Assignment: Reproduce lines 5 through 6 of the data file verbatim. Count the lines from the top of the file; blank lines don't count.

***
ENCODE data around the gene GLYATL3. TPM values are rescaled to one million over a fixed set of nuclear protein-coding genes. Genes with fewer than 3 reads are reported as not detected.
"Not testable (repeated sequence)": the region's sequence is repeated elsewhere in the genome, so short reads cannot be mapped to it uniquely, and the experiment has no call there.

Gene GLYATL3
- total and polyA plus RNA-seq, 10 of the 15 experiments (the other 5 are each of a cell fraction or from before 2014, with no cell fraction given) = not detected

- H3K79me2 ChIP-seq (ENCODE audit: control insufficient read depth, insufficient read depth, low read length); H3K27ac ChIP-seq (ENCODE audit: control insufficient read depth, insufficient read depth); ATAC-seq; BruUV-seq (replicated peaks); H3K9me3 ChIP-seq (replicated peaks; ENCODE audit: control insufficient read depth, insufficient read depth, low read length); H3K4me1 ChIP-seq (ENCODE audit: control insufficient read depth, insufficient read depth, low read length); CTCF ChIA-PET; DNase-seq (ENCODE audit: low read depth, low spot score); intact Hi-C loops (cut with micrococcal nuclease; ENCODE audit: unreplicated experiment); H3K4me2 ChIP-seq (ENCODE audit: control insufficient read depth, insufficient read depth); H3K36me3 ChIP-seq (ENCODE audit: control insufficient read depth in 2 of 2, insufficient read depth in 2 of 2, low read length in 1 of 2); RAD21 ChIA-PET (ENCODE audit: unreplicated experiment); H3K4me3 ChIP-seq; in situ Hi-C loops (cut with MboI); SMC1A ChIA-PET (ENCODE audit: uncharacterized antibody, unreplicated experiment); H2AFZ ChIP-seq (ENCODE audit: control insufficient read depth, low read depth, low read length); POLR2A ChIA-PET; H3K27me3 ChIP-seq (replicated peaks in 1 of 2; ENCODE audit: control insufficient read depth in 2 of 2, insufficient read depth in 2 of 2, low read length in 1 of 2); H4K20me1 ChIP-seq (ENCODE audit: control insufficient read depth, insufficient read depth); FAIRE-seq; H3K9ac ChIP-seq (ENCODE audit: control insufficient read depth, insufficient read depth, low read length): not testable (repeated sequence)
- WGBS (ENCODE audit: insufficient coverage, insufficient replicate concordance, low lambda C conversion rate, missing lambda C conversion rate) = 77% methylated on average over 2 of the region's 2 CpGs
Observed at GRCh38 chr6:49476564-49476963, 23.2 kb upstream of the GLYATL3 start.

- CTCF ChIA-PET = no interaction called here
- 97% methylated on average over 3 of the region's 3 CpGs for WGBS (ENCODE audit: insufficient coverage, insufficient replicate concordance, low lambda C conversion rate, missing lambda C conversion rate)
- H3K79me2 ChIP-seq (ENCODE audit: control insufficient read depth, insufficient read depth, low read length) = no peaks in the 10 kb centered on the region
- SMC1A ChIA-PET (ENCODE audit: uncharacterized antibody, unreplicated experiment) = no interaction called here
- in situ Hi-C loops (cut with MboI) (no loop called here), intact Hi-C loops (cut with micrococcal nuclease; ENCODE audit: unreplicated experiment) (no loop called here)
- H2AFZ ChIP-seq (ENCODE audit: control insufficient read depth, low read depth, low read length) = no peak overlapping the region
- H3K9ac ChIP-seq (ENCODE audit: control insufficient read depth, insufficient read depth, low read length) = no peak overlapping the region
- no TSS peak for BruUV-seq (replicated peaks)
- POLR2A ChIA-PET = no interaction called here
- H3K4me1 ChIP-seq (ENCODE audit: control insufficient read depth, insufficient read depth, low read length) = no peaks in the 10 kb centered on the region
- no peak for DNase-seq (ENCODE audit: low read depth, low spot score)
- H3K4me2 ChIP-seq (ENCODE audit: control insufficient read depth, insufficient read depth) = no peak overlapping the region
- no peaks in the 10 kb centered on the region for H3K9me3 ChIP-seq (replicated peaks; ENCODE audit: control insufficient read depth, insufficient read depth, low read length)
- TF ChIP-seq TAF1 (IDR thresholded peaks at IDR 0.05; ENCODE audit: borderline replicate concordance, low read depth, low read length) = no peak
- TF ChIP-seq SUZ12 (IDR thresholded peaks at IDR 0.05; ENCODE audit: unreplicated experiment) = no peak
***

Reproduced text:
- H3K79me2 ChIP-seq (ENCODE audit: control insufficient read depth, insufficient read depth, low read length); H3K27ac ChIP-seq (ENCODE audit: control insufficient read depth, insufficient read depth); ATAC-seq; BruUV-seq (replicated peaks); H3K9me3 ChIP-seq (replicated peaks; ENCODE audit: control insufficient read depth, insufficient read depth, low read length); H3K4me1 ChIP-seq (ENCODE audit: control insufficient read depth, insufficient read depth, low read length); CTCF ChIA-PET; DNase-seq (ENCODE audit: low read depth, low spot score); intact Hi-C loops (cut with micrococcal nuclease; ENCODE audit: unreplicated experiment); H3K4me2 ChIP-seq (ENCODE audit: control insufficient read depth, insufficient read depth); H3K36me3 ChIP-seq (ENCODE audit: control insufficient read depth in 2 of 2, insufficient read depth in 2 of 2, low read length in 1 of 2); RAD21 ChIA-PET (ENCODE audit: unreplicated experiment); H3K4me3 ChIP-seq; in situ Hi-C loops (cut with MboI); SMC1A ChIA-PET (ENCODE audit: uncharacterized antibody, unreplicated experiment); H2AFZ ChIP-seq (ENCODE audit: control insufficient read depth, low read depth, low read length); POLR2A ChIA-PET; H3K27me3 ChIP-seq (replicated peaks in 1 of 2; ENCODE audit: control insufficient read depth in 2 of 2, insufficient read depth in 2 of 2, low read length in 1 of 2); H4K20me1 ChIP-seq (ENCODE audit: control insufficient read depth, insufficient read depth); FAIRE-seq; H3K9ac ChIP-seq (ENCODE audit: control insufficient read depth, insufficient read depth, low read length): not testable (repeated sequence)
- WGBS (ENCODE audit: insufficient coverage, insufficient replicate concordance, low lambda C conversion rate, missing lambda C conversion rate) = 77% methylated on average over 2 of the region's 2 CpGs